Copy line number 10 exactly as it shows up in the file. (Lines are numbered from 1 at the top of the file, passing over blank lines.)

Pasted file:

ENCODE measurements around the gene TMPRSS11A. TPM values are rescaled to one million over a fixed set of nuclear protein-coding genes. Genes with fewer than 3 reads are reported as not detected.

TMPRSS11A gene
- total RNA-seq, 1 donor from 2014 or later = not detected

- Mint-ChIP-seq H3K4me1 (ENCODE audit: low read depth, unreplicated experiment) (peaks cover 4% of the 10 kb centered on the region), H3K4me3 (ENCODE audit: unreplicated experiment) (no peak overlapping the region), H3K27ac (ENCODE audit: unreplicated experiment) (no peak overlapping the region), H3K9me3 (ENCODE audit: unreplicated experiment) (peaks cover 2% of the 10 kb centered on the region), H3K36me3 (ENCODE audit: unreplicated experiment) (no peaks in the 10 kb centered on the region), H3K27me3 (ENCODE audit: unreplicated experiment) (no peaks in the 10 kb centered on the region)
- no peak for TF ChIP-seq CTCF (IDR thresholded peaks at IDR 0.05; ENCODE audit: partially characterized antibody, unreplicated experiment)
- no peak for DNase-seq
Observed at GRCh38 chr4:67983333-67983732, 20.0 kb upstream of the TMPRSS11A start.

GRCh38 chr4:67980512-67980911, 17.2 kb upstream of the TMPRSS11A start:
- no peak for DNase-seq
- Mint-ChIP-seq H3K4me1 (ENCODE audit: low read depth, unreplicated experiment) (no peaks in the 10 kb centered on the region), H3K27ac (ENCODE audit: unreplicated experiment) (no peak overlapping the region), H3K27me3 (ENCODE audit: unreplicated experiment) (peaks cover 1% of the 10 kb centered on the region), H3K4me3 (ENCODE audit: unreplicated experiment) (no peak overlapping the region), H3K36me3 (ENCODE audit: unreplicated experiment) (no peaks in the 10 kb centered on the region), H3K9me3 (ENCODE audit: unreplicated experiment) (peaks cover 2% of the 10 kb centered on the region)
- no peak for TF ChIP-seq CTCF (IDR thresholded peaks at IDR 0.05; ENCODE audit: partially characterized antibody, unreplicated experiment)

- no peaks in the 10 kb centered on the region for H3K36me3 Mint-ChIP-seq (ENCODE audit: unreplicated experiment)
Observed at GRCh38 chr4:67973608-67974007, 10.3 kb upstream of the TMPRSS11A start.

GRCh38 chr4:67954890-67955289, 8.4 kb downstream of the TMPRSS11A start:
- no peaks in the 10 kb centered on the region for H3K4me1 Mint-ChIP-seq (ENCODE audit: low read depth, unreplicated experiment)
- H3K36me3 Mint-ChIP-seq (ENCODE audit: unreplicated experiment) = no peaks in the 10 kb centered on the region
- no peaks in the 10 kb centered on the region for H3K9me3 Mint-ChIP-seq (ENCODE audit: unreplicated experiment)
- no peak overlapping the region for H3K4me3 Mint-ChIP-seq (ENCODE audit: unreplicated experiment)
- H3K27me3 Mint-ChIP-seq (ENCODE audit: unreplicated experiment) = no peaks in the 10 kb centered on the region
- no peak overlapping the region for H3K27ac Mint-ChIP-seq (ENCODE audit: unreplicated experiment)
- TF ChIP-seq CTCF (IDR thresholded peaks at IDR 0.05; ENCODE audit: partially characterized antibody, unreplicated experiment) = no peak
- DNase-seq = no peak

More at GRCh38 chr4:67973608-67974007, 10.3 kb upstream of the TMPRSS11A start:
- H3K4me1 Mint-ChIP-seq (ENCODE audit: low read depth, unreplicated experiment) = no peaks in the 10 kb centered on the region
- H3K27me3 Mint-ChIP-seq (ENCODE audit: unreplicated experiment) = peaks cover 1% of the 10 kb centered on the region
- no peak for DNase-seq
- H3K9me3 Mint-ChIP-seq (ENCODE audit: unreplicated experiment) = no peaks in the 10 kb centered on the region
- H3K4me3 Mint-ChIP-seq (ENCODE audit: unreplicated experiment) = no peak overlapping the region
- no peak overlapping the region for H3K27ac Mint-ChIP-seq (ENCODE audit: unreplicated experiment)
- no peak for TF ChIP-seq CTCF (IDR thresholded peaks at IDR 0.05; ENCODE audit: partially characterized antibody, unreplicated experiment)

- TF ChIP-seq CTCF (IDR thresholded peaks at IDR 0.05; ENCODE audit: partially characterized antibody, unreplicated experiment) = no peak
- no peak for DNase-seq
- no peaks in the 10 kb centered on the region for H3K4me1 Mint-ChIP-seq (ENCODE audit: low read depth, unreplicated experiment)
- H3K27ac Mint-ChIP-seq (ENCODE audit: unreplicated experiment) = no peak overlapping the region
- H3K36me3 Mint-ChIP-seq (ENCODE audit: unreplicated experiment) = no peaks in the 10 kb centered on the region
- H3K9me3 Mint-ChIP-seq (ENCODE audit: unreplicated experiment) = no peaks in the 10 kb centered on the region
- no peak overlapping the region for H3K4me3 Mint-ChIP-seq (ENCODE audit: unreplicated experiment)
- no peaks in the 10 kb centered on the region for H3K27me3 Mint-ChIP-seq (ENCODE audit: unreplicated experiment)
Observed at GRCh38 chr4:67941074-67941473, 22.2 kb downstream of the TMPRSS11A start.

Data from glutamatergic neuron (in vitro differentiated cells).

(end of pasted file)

- Mint-ChIP-seq H3K4me1 (ENCODE audit: low read depth, unreplicated experiment) (no peaks in the 10 kb centered on the region), H3K27ac (ENCODE audit: unreplicated experiment) (no peak overlapping the region), H3K27me3 (ENCODE audit: unreplicated experiment) (peaks cover 1% of the 10 kb centered on the region), H3K4me3 (ENCODE audit: unreplicated experiment) (no peak overlapping the region), H3K36me3 (ENCODE audit: unreplicated experiment) (no peaks in the 10 kb centered on the region), H3K9me3 (ENCODE audit: unreplicated experiment) (peaks cover 2% of the 10 kb centered on the region)